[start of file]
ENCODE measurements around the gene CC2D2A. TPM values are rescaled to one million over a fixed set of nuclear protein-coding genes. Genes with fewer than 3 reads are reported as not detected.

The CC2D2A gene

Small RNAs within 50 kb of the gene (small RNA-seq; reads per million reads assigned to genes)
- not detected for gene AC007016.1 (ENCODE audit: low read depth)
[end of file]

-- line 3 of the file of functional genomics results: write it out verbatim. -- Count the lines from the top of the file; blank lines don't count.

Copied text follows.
Small RNAs within 50 kb of the gene (small RNA-seq; reads per million reads assigned to genes)